Memorial march for murdered antifascists Stanislav Markelov and Anastasia Baburova held in Saint Petersburg for the first time

19 janOn January 19, 2015 the first ever march to commemorate Stanislav Markelov and Anastasia Baburova was held through the streets of Saint Petersburg. Human rights defenders and activists awaited this for 5 years, during which they had to go through repeated refusals by the city authorities to grant permission for a march, as well as a series of lawsuits, including the last one, considered by the Constitutional Court of the Russian Federation, in order to be able to pay proper tribute to murdered antifascists and continue their struggle against hate and fear.

About 200 people took part in the march: human rights, leftist, LGBT activists and various democratic minded people of Saint Petersburg. New issue of “Antifascist Motive” magazine was distributed during the march.

Organizers of the march have also spoken about the difficulties they had faced when trying to get authorization for manifestation at a press conference, that was held earlier on the same day: “Reclaiming freedom by millimeter: How human rights defenders and activists defended their right to demonstrate on January 19th”.

At the press conference lawyers gave a summary of the long history of several years of refusals by the city administration to authorize manifestation in Saint Petersburg on January 19, which had led to numerous legal claims and a final appeal to the Constitutional court. Smolny district court and Saint Petersburg city courts had refused to positively resolve legal claims made by the march organizers, referring to the problem with the time, necessary for legalizing the demonstration. (Authorization for holding a demonstration should be requested from city authorities not earlier than 15 days before the planned event, but not later than 10 days before it, while the first decade of January is holiday time in Russia and all offices are closed.) But the human rights defenders, who had initiated a lawsuit, claimed that public holidays could not be used an excuse for non-fulfillment of the right to peaceful assembly, guaranteed by Article 31 of the Russian Constitution.

The claimant stated at the press conference that her claim “had been based on assumption that any requirements, established by the lawmakers, should be feasible and well grounded, while choosing the date, place and the form of an assembly should be left to the organizers”.

In its statement adopted on May 13, 2014, Constitutional Court of the Russian Federation confirmed that a violation of the right of citizens for peaceful assembly had taken place and ruled in favor of the claimant. The court stated that Article 7 Section 1 of the federal law “On public assembly” was in contradiction to the Constitution and thus the lawmakers should introduce necessary changes aimed at guaranteeing the possibility of applying for an authorization for public assembly if the general order of application for authorization was impossible to observe due to public holidays. The court stated that in this case application for an assembly could be made on the last day before the public holidays.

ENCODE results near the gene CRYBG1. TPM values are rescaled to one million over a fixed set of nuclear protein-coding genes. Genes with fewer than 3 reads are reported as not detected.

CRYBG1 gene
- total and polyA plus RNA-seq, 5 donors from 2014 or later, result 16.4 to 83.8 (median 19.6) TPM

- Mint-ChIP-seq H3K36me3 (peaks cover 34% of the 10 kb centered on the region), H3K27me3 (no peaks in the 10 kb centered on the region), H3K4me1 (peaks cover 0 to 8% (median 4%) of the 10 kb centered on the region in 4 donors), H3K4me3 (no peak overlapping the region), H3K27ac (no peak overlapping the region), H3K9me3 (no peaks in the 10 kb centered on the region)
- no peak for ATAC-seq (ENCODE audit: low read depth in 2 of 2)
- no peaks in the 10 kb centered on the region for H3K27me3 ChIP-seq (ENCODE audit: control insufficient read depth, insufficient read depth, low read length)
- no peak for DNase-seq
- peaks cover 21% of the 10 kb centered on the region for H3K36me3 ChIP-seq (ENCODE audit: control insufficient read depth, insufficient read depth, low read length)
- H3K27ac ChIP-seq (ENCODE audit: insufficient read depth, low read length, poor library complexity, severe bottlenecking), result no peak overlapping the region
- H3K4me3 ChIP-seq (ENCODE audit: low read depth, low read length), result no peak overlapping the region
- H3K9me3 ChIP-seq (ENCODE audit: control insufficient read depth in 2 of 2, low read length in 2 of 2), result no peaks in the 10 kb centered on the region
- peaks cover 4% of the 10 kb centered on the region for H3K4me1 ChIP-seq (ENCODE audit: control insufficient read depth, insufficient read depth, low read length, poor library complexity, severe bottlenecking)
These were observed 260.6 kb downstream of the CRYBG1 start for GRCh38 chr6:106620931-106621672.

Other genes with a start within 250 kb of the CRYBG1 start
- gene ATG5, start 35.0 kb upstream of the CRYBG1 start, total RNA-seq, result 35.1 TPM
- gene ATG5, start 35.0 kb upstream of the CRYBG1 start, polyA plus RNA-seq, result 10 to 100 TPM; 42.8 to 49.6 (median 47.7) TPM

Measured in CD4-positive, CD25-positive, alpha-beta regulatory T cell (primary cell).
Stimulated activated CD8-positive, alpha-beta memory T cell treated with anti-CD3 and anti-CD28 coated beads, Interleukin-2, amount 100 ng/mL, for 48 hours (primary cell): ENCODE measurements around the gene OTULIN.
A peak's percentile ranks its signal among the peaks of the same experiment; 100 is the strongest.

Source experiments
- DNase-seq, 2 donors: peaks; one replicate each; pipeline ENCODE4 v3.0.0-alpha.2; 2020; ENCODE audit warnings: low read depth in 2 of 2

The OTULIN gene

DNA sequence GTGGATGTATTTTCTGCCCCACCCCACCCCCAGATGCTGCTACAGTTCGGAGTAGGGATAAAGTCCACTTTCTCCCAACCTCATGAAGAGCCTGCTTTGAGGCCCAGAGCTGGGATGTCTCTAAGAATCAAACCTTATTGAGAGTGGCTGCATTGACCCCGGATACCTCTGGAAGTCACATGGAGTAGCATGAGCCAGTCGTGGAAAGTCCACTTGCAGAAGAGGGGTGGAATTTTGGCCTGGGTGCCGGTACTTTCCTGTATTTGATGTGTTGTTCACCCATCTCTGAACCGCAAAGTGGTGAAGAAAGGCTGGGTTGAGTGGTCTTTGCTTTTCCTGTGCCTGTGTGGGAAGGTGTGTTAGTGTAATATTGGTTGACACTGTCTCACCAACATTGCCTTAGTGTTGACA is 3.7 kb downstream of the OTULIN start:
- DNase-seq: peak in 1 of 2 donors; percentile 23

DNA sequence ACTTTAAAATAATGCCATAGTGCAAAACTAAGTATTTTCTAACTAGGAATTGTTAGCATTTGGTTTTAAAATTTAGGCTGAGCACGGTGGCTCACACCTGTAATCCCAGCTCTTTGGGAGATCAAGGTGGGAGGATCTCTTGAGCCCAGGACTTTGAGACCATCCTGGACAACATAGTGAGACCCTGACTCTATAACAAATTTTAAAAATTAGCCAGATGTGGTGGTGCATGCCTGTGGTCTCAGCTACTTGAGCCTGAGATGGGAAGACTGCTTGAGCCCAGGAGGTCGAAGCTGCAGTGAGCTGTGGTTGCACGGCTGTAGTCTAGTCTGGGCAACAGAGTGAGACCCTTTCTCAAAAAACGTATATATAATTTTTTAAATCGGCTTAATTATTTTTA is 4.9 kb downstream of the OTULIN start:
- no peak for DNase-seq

Constitutional court also stressed that the choice of place, date and form of the assembly should be left to the organizers, while the state authorities could influence it only through reaching an agreement with the latter. While requesting permission for a march on January 19, 2015 the organizer referred to this decision of the Constitutional Court. City administration agreed to grant permission for an assembly, but in its turn expressed various other disagreements (not related to the dates public holidays), which looked like they were seeking another pretext not to grant permission.

The organizer of the march shared her story about the kind of New Year holidays she went through in order to get required permission: she filed application for a march on December 31, 2014, but already on January 2, 2015 she was called to pay a visit to the city Committee on law and public order, which was then followed by two other requests for a visit to city administration (it turned out that on January 4 and even on January 7, the date of Orthodox Christmas, the officials were working this year!). Officials refused to authorize several routes for the march through the city centre referring to Orthodox religious ceremonies, repairs of street pavements, public celebrations and the like. Each time they proposed the only place for a public assembly – Polyustrovo park – which was not suitable for a march at all. It was only on the evening of January 15 that the organizers finally managed to get authorization for a march through Vasilyevsky island (“reaching an agreement” with the city authorities took two weeks!).

Press conference was also used as an occasion to make official presentation of the newly published issue of “Antifascist Motive” (Ru) magazine, Russia’s oldest antifascist periodical.

Video footage from the January 19 march (three videos)

Photos by Maria Rakhmaninova

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